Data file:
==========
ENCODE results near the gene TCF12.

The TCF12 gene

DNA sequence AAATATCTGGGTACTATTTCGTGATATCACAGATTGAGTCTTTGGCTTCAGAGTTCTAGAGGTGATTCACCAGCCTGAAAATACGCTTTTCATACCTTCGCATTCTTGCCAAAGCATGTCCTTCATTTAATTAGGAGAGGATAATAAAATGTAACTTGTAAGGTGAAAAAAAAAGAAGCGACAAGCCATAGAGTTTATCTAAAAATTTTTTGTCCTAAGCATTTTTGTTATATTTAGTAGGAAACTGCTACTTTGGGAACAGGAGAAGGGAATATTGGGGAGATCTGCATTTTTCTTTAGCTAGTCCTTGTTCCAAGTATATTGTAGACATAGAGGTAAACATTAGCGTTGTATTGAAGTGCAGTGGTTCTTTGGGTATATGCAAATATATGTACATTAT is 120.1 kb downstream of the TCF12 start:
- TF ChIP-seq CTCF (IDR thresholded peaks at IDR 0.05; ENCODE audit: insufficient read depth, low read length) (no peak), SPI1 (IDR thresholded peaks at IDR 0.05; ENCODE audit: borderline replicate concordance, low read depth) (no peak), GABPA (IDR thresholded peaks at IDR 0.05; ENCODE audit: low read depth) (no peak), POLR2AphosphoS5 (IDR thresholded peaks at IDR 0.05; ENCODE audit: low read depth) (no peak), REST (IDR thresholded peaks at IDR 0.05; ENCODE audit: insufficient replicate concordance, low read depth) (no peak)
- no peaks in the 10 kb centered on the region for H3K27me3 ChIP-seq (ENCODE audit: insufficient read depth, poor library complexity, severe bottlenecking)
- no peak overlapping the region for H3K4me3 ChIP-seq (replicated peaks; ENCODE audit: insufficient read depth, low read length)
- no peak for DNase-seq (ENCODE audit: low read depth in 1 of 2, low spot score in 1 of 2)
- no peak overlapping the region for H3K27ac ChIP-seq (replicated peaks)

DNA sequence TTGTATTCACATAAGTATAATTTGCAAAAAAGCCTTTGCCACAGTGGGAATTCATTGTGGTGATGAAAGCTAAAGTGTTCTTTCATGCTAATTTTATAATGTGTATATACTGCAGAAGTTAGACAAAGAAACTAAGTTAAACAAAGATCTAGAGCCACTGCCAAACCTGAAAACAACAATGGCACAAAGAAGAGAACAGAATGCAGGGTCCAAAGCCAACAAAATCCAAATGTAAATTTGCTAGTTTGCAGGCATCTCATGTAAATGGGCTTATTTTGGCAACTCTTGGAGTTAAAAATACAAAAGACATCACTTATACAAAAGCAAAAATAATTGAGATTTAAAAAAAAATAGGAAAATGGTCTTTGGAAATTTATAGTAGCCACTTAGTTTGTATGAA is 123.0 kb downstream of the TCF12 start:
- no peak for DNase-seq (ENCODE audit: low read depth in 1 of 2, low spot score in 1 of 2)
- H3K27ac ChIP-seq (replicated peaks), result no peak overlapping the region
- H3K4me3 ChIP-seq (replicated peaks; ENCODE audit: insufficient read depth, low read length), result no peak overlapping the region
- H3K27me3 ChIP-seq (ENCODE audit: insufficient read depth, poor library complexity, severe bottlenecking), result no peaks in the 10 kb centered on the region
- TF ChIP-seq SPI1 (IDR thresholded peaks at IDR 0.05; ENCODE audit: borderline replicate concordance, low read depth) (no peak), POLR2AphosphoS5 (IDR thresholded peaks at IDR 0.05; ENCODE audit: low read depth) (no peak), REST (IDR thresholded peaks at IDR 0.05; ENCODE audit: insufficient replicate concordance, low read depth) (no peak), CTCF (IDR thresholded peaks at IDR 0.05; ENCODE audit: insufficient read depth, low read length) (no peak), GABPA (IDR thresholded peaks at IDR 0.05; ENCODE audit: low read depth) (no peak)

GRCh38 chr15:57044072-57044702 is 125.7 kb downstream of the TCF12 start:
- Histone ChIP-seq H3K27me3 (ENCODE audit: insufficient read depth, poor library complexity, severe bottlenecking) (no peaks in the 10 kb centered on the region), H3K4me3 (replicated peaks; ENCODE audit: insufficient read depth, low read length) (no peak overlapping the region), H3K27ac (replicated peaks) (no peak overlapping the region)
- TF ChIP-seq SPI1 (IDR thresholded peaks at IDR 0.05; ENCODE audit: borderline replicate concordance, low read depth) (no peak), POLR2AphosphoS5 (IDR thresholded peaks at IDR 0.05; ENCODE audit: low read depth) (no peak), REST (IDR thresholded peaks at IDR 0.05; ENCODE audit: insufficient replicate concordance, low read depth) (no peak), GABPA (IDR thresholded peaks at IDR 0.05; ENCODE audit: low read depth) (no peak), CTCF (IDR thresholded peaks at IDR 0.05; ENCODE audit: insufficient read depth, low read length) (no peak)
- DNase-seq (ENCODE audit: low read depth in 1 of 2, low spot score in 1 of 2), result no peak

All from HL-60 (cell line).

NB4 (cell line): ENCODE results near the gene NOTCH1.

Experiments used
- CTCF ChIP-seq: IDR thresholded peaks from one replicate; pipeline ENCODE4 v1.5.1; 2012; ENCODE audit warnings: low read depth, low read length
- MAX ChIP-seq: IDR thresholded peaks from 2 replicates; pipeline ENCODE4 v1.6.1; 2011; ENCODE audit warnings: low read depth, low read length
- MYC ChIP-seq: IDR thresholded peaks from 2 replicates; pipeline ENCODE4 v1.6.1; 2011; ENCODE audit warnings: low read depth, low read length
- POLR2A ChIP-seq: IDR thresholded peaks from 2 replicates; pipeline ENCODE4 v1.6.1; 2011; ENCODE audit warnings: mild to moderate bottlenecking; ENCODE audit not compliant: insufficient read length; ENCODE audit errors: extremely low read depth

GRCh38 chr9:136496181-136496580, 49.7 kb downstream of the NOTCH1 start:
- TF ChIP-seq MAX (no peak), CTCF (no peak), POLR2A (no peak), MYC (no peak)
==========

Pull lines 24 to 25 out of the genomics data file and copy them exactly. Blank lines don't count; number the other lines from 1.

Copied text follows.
- MYC ChIP-seq: IDR thresholded peaks from 2 replicates; pipeline ENCODE4 v1.6.1; 2011; ENCODE audit warnings: low read depth, low read length
- POLR2A ChIP-seq: IDR thresholded peaks from 2 replicates; pipeline ENCODE4 v1.6.1; 2011; ENCODE audit warnings: mild to moderate bottlenecking; ENCODE audit not compliant: insufficient read length; ENCODE audit errors: extremely low read depth